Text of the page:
Tag Archives | Monsanto
Jill Richardson writes at AlterNet:
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On Feb. 19, 2013, the Supreme Court heard yet another Monsanto case. (And yet again, Justice Clarence Thomas, former lawyer for Monsanto, did not recuse himself.) This time around, it was Monsanto vs. Vernon Hugh Bowman, an Indiana soybean and wheat farmer.
The issue in question is a familiar one for those who follow the issue of genetically engineered seeds. Each buyer of Monsanto’s patented seeds must sign a “Technology Agreement” and pay a technology fee. In the case of soybeans, soybeans themselves are seeds. A farmer who plants Monsanto’s patented soybean seeds will grow a crop of soybeans, which are themselves also seeds. The Technology Agreement prohibits the farmer from saving and replanting those seeds. It also forbids the buyer from doing research on Monsanto’s patented seeds.
In some cases, Monsanto licenses its genetically engineered seeds to other seed companies, like Pioneer (owned by DuPont).
Is the big, bad monster of biotech going to back off its aggressive litigation to force farmers to join their evil empire of GMO seeds? Maybe… Report via NPR:
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For years, the biotech giant Monsanto has provoked outrage among its critics for suing farmers who save and replant seeds from the company’s patented Roundup Ready crops, such as soybeans and canola.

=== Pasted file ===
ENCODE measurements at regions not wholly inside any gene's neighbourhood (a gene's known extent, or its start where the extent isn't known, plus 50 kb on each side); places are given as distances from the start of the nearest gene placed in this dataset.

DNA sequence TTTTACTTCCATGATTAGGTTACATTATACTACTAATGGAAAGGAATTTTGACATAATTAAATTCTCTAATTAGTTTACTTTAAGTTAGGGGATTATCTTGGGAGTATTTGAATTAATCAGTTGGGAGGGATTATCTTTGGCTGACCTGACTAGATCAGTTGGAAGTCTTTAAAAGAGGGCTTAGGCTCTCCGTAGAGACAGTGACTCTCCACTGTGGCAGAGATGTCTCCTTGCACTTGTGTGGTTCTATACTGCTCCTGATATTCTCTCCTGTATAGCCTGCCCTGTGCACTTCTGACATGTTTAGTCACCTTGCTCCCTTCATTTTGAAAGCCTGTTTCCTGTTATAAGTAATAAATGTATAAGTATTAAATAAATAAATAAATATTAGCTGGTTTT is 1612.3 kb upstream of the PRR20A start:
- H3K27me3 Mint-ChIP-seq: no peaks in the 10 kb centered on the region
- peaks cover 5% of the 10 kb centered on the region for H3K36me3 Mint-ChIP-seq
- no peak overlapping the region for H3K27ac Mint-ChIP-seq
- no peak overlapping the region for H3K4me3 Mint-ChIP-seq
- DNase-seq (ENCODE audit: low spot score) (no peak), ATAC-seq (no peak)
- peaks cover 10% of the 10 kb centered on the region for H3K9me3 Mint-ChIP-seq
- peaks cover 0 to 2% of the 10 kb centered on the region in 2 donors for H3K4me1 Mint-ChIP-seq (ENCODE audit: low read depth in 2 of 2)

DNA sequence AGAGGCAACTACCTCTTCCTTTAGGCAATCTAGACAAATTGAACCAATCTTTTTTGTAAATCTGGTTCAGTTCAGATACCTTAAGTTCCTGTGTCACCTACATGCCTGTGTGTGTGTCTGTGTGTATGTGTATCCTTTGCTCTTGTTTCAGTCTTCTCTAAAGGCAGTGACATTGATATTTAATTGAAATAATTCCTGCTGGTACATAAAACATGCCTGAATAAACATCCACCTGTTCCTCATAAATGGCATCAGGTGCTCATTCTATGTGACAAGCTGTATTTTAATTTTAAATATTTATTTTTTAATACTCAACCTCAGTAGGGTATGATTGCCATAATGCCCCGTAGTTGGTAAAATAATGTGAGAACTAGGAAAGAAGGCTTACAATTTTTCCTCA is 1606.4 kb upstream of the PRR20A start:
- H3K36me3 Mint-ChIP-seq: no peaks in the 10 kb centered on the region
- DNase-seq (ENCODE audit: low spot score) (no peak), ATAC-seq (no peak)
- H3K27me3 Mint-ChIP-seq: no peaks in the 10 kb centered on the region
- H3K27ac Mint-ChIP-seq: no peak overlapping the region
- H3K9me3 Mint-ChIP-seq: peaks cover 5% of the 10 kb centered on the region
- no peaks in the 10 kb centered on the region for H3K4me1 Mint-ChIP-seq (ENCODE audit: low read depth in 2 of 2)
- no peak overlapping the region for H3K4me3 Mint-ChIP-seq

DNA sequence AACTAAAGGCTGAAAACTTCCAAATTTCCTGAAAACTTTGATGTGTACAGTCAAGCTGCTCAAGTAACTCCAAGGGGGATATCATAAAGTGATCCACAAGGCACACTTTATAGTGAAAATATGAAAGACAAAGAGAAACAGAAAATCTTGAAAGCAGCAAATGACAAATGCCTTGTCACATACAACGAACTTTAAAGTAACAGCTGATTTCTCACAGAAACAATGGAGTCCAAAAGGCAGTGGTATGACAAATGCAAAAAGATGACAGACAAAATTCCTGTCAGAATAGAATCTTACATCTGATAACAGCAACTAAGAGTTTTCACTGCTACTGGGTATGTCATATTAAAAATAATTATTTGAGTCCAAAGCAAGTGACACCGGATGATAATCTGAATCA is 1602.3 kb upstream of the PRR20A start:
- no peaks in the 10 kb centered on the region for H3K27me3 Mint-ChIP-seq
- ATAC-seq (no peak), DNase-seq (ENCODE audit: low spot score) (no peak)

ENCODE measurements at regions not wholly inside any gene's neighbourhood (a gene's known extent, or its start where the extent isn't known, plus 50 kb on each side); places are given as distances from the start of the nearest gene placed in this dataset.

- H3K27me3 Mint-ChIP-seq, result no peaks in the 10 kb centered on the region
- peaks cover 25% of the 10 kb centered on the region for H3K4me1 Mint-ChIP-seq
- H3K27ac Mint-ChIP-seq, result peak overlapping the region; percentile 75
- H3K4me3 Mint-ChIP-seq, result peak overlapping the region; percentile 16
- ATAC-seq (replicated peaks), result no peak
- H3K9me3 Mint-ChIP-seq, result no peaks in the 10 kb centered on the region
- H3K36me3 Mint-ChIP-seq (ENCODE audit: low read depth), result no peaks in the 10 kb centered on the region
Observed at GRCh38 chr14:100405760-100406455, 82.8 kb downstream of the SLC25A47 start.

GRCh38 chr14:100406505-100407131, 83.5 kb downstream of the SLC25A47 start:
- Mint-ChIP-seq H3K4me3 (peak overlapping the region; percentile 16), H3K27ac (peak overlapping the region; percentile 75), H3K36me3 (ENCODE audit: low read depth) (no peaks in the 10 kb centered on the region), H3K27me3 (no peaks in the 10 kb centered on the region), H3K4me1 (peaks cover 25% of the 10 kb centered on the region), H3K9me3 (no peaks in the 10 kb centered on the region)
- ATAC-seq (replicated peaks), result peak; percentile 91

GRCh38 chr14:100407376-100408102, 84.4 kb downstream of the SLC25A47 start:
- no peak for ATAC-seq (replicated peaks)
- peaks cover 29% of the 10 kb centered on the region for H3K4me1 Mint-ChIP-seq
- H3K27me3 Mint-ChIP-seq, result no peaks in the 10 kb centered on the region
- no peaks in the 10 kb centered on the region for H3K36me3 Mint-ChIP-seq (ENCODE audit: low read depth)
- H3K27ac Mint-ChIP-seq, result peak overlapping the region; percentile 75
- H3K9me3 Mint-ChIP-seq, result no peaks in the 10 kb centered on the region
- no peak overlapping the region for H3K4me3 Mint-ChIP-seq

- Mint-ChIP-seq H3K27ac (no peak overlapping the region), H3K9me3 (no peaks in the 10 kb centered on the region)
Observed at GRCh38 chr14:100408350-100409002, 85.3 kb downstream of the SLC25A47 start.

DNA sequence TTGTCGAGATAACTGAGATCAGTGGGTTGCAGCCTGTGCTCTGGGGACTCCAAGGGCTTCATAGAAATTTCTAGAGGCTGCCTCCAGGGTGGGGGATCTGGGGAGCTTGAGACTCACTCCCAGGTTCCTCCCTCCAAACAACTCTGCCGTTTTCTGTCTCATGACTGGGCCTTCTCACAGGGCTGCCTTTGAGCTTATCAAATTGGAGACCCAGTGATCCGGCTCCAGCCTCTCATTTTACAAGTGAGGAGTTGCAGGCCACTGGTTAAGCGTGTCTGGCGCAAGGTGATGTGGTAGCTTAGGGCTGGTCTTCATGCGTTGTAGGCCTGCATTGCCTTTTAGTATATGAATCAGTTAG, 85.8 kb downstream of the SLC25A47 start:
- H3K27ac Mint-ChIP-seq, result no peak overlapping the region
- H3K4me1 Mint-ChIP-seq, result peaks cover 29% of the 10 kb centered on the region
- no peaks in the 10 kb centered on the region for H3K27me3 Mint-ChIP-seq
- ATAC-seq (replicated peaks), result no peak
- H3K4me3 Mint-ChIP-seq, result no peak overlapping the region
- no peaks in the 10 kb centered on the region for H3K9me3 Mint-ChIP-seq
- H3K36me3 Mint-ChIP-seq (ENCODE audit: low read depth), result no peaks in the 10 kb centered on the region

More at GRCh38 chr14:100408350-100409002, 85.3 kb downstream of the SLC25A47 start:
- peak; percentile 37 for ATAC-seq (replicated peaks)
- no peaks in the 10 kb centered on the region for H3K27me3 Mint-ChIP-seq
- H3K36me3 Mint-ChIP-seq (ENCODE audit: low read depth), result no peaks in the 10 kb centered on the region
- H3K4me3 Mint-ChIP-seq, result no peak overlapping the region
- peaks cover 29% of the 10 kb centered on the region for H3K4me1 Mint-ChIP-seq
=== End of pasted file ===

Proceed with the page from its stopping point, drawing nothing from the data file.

Some of that outrage is based on a decade-old case in Canada, in which a court ruled that a farmer, Percy Schmeiser, violated Monsanto’s patents by planting canola that he “knew or ought to have known” contained Monsanto’s Roundup Ready gene. Schmeiser argued that he didn’t want the gene in his fields, and that it had become incorporated into his canola via wind-blown pollen.
Monsanto won that case, but the company might have been better off losing because the victory has been a public relations disaster. Around the world, many people now believe, mistakenly, that Monsanto is suing farmers for growing patented seeds that wandered into their fields without the farmers’ knowledge and against their will.
Monsanto demands that anyone who plants a seed containing the its patented herbicide-resisting genes pay steep “technology fees.” The problem is that Monsanto’s plants amount to self-replicating patent machines, as the Monsanto-created genes spread through the ecosystem. NPR reports:
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This farmer, Vernon Hugh Bowman, has been a loyal customer for Monsanto’s “Roundup Ready” soybeans. Sometimes he bought ordinary soybeans from the local grain elevator or another farmer.
But here’s the problem: Monsanto’s soybeans account for 94 percent of all the soybeans grown in Indiana. So almost all the soybeans that Bowman could get his hands on contained the patented “Roundup Ready” gene. Monsanto found out and took Bowman to court [where he was ordered] to pay $84,000. An appeals court affirmed that decision.
The arguments and counter-arguments that both sides have submitted to the Supreme Court mostly focus on the reach of Monsanto’s patents — specifically, whether Monsanto really can demand a royalty for the planting of any soybean containing its patented genes.